Bad combination for breast cancer patient: Too much fear, too little trust
Miami Herald online producer Andrea Torres chronicles her breast-cancer experiences in Tropical Life. Read previous stories at MiamiHerald.com/health.
02/28/2012 5:00 AM
05/06/2013 6:04 PM
My car was towed. It happens. A few more unfortunate situations later, and I was crying. It wasn’t that I was feeling sorry for myself. I was just mad, and the tears wouldn’t stop.
I didn’t feel comfortable talking to a friend at the moment, so I grabbed my phone and called the Y-ME National Breast Cancer Organization’s 24-hour hotline. I had saved the number (800-221-2141) on my phone when I was diagnosed in August, but I had never used the free service before. I should have.
“Before, I would have just fixed the problem, and that was that. Tears were never an option,” I told the woman named Lauren who answered my call.
The kind stranger, who survived breast cancer 12 years ago, gently turned my focus back on a plan of action. I needed to drink a glass of water. And commit to asking for help to cope with my fears.
“You are not overreacting. It’s completely normal for you to feel this way,” Lauren said. “It’s going to be a difficult transition. You are going to need help.”
I’m extremely independent, so I don’t like asking for help. I don’t trust easily. And I have been extra fearful lately. The more afraid I am, the more I want to know. And this sometimes works against me.
My current fears have to do with Tamoxifen, the anti-tumor drug my oncologist has prescribed. I felt the need to read about other drugs and genetic variations that interfere with Tamoxifen’s power to neutralize estrogen, which can feed breast-cancer cells. It made me wish I was an expert in pharmacogenetics, the study of genetic variations that affect patients’ response to pharmaceuticals.
Human liver enzymes are supposed to metabolize Tamoxifen. Two enzymes (Cytochrome P2D6 and YP3A) are responsible for changing it into a chemical called Endoxifen. And for the drug to work, the enzymes have to do their job. Endoxifen is then supposed to bind to estrogen receptors to prevent or slow the growth of breast cancer cells.
A few years ago the American Society of Clinical Oncology and the Food and Drug Administration’s Clinical Pharmacology Subcommittee attributed Tamoxifen’s failure in some patients to a genetic variation (of the CYP2D6 gene), and deemed it an important predictor of the drug’s efficacy. Some doctors were requesting genetic testing before prescribing the drug.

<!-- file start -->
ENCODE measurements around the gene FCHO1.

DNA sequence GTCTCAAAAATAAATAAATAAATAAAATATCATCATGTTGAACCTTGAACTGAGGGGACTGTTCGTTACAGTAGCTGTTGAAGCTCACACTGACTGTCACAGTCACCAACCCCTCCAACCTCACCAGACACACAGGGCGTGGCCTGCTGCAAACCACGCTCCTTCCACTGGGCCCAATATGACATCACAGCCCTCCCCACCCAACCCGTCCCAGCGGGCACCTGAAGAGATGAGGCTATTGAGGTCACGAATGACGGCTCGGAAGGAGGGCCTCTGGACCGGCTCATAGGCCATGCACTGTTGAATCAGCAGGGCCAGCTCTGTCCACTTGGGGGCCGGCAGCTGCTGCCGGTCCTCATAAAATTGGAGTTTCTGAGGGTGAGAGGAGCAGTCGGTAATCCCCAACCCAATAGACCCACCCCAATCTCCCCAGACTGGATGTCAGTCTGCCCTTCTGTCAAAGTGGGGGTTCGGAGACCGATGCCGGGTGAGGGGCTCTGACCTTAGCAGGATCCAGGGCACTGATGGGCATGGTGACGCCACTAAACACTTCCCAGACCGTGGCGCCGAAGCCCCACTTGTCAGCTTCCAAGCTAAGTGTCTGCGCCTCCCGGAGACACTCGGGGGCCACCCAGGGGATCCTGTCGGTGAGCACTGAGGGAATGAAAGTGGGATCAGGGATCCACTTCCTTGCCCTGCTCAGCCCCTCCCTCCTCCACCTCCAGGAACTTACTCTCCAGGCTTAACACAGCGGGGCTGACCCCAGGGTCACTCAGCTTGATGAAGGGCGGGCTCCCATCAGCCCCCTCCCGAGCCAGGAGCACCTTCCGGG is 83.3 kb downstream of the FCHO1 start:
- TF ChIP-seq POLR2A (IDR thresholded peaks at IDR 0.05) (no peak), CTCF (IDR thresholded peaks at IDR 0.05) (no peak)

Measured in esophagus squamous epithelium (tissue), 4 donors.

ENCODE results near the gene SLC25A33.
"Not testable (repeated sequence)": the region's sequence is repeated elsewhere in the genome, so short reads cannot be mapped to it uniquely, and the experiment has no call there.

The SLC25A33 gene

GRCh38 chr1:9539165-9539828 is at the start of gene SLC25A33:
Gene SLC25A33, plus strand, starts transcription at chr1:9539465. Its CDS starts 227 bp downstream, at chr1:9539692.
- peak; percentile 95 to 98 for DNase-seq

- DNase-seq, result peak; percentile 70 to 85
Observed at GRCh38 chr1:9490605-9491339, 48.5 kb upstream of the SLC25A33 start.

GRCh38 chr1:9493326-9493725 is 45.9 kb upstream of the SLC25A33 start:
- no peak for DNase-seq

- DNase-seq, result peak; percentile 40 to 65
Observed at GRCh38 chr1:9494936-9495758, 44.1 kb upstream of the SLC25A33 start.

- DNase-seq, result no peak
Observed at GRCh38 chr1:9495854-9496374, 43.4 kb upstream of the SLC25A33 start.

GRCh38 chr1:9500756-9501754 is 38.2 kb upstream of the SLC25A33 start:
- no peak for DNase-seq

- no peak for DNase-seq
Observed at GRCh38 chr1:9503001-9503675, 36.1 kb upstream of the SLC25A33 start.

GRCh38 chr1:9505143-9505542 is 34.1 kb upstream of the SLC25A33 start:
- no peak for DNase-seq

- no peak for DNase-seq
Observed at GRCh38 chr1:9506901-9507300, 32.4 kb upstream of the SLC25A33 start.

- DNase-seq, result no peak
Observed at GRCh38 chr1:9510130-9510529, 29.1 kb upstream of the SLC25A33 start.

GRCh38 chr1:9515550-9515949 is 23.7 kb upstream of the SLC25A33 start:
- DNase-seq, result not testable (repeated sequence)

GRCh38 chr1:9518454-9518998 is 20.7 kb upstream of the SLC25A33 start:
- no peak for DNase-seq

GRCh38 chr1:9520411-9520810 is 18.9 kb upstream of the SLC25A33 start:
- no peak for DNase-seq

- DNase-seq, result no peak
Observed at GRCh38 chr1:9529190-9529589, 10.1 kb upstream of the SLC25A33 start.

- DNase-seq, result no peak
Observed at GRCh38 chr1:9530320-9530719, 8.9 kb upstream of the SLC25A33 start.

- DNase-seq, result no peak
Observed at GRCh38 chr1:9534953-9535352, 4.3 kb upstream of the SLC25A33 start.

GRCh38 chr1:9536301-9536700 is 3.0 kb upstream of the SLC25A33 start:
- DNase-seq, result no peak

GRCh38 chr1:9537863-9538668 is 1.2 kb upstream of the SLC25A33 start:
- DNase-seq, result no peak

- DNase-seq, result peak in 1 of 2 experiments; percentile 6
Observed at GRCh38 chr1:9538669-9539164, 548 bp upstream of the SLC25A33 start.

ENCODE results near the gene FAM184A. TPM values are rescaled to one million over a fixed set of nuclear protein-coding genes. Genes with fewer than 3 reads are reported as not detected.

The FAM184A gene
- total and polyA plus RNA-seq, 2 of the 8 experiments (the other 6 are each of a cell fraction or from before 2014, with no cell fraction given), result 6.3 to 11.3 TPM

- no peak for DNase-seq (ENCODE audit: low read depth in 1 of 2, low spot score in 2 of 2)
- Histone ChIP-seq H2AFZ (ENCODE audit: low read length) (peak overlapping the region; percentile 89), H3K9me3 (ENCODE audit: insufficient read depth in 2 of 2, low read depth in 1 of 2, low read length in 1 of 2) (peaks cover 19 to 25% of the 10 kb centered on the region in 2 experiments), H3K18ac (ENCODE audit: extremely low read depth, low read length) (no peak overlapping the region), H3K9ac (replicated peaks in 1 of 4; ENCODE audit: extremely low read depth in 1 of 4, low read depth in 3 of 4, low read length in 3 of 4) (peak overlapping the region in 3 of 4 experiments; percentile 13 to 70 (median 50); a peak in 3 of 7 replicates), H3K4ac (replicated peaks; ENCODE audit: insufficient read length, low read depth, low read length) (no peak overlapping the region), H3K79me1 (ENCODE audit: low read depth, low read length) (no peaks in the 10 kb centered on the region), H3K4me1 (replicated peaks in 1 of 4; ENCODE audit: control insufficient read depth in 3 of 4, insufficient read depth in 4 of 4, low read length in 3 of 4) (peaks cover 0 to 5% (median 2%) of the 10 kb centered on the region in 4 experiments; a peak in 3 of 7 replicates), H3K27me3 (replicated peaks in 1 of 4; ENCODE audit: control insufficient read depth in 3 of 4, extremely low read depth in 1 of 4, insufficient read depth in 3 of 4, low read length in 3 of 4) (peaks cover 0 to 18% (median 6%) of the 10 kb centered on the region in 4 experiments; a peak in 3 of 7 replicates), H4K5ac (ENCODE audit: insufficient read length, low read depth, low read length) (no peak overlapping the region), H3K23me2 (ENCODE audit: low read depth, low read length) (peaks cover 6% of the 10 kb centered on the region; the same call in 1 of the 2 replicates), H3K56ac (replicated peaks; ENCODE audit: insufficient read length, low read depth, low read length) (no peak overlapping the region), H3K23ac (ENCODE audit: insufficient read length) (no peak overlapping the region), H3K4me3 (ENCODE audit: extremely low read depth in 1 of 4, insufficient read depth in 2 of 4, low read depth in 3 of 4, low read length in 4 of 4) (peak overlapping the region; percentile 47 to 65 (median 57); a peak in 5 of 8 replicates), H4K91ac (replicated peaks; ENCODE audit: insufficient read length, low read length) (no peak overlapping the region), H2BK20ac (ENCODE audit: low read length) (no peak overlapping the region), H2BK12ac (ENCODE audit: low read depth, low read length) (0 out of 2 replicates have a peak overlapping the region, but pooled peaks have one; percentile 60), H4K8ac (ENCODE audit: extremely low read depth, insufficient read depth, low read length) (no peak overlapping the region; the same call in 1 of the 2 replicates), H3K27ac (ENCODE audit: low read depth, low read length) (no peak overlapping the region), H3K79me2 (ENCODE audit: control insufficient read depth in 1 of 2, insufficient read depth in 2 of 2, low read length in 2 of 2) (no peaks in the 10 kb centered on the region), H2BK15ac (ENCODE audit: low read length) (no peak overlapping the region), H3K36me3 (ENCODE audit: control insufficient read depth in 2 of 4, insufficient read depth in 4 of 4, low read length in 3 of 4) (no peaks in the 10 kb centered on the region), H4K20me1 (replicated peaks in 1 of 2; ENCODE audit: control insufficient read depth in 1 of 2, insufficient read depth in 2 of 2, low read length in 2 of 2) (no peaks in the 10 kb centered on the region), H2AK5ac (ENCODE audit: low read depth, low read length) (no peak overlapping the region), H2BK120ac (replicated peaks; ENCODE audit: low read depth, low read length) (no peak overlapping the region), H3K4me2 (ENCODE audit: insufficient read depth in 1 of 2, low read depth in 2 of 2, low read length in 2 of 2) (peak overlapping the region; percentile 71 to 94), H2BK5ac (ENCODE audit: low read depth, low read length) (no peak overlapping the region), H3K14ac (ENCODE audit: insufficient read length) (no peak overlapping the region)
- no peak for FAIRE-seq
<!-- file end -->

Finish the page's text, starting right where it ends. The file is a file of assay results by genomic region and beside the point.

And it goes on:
In 2010, however, researchers presented data from two clinical trials at the San Antonio Breast Cancer Symposium that showed women who had the genetic variation were not more likely to have a recurrence. Soon after, an editorial in the Journal of Clinical Oncology said that there was a “hesitancy and uncertainty about (CYP2D6) genetic testing in clinical practice.” My oncologist did not prescribe the test. And that seems to be in line with current research.
Drug interactions can also affect the way Tamoxifen is metabolized, and when I learned that two medications I was taking for depression and anxiety, Buproprion and Escitalopram, were on a red list as having “high” and “moderate” impact on the efficacy of Tamoxifen, I did something foolish: I abruptly stopped taking them without discussing it with my doctors. It was a mistake on both counts — patients are almost always taken off these drugs gradually — and probably explained my crying episode.
When I talked it over with the doctor who had prescribed the antidepressants, M. Beatriz Currier, the director of the Courtelis Center for Psychosocial Oncology at the University of Miami, she told me my worries were overblown.
“When co-prescription of Tamoxifen with an antidepressant is necessary, preference is given to antidepressants that exhibit little or no impact on Tamoxifen’s metabolism,” Currier said.
“You have to trust us. We are familiar with drug interactions. We can look at all of the studies and make an educated decision that is medically appropriate.”
My low level of trust and high level of fear were proving to be a bad combination. It’s good to be an educated patient, but it’s bad to not communicate well with your doctors.
“There were many things that needed to change before the cancer,” Currier told me. “Now is the time to change them.”
She suggested that I commit to weekly sessions with a psychologist at the Courtelis Center. I will also be calling The Y-ME National Breast Cancer Organization’s hotline again.
Part 8: Facing my fears after mastectomy
Part 11: Radiation therapy gives her hope
Part 12: Finding strength from others
Part 14: A new outlook on 2012
Part 17: After radiation therapy ends
From the Editor: Journalist confronts cancer, takes readers along
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